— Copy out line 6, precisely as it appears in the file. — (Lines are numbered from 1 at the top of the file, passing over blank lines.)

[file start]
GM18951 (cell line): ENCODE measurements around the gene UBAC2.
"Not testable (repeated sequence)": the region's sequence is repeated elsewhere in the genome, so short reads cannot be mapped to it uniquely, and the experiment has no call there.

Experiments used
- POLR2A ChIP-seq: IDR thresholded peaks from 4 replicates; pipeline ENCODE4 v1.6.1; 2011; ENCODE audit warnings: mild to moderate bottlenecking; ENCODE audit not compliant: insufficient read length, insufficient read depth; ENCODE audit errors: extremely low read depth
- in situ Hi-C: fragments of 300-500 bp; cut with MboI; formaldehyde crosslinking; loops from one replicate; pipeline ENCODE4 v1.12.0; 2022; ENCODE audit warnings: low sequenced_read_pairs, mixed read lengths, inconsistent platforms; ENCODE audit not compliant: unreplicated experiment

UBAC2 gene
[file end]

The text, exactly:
UBAC2 gene